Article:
ISSUE 550: The high tech office- May 9
Follow this slimming, 10-step program
to maximize Web site sales success
we looked at some of the difficulties standing in the way of building a
profitable online retail site. In particular, some statistics suggest
that an average sale of $160 ends
up costing an e-tailer $250 or so, for a net loss of $90.
In his speech to this year's Internet
World 2000 conference in Toronto, Microforum chief
technology officer Marco Argenti presented that gloomy
statistic. He also went on to propose a 10-step program for becoming
successful e-tailers, based on the assumption that the only way to
actually get ahead of the game is to build a customer base that chooses
to return to your site.
* Less is more.
Build a simple site that focuses on the products for sale, not on how
cool your site can look. While your Web designer may want to sell you
on design, your job is to sell your product to your customers. Use
neutral coloured backgrounds that are less distracting and help make
your products the focus.
* Pay attention
to speed. We've said this before in this column, but it's worth
repeating. Any Web page will look fast when demoed off a computer's
hard drive, and most business people get to the Internet over a fast
network connection. But most potential customers are shopping from home
and 95 per cent of home Internet connections use slow phoneline modems.
A 100-Kb page will take 30 seconds or so to load, about the longest
anyone will wait. Avoid large graphics, animations and plug-ins. If you
really must use this sort of eye candy, include a faster-loading
* Deal with trust
issues. If you are taking credit card orders online, ensure your site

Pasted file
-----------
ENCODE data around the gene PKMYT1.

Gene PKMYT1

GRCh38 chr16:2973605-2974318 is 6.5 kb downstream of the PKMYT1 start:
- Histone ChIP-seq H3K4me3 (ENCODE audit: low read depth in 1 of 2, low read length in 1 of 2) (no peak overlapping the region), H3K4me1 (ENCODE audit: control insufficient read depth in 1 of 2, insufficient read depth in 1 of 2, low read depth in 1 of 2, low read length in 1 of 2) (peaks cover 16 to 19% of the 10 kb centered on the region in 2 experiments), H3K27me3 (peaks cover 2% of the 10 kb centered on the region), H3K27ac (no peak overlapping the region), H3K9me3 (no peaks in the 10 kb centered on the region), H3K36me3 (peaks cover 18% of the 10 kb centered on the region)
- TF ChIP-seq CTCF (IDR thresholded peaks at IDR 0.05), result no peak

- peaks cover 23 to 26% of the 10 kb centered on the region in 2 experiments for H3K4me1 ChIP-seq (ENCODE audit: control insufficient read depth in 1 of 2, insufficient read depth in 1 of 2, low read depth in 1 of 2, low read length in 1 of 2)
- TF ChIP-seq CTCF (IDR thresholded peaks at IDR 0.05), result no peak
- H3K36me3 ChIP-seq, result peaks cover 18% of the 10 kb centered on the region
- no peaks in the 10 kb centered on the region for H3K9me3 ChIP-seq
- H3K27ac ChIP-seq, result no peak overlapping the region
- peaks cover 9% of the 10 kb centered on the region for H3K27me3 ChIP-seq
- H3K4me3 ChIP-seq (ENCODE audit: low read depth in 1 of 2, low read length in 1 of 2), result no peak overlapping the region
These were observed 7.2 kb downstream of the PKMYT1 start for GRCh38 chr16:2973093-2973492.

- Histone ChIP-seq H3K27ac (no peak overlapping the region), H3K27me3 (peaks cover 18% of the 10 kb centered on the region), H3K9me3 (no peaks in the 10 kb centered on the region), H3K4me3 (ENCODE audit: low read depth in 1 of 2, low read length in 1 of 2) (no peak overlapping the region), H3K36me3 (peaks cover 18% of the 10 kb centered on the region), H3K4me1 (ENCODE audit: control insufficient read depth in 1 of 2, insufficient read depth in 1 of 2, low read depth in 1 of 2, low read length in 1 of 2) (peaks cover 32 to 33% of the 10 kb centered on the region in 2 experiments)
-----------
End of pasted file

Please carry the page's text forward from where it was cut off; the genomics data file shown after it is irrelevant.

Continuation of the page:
is secure and digitally certified and that your potential customers
know this. Show proof of certification and state up-front that any
pages where customers are asked to enter information is secure. If you
aren't gathering customer information for sale to third parties, say
so. And if you are, give customers a chance to opt out. (Check with TRUSTe
at www.truste.com for information on building trust on your
* Offer clear
directions. Big sites can be confusing. Try to make getting around your
site simple, keeping the number of layers to a minimum. Always include
links back to your home page and keep the design and placement of
navigation links consistent from page to page. This helps keep your Web
site fast, as each time your customers have to go to a new page, they
have to sit and wait -- or lose patience and leave. Since your goal is
sales, make it easy for potential customers to find your products and
place an order.
* Make your
customers feel at home. Offer customers an option to register, but
respect their choice not to. Welcome registered customers back and
offer personalized promotions and suggestions based on their purchase
history. If you want to collect customer information, make it clear
that there are some rewards for sharing personal data.
communities. Offer information on what other shoppers with similar
tastes have purchased. Give custo-
mers a chance to post re-
views of products or to post questions.
service, service. The Web's anonymity makes customer service a big
concern. Many potential customers are afraid that their order is just
going into some electronic black hole. Send out e-mail confirmation of
all orders and include a toll-free number allowing customers to verify
or track the progress of their purchase. Let customers know when their
order will be shipped and when they can expect it.
* It's a wide
world... Display prices in multiple currencies. Allow customers to pay
in their local currency at a reasonable rate of exchange.
* Pay attention
to shipping. Some online sites promise low prices, but are inflating
shipping costs. Customers quickly figure this out. Make shipping easy
and affordable. Offering free shipping will result in repeat customers.
* Tell the world.
There's no "build it and they will come" on the Internet. You have to
advertise. Submit your site to search engines. Buy banner ads,
targeting them to your potential customers. Use traditional advertising
media as well -- print, radio, T-shirts and what-have-you -- to target
your potential customer base. *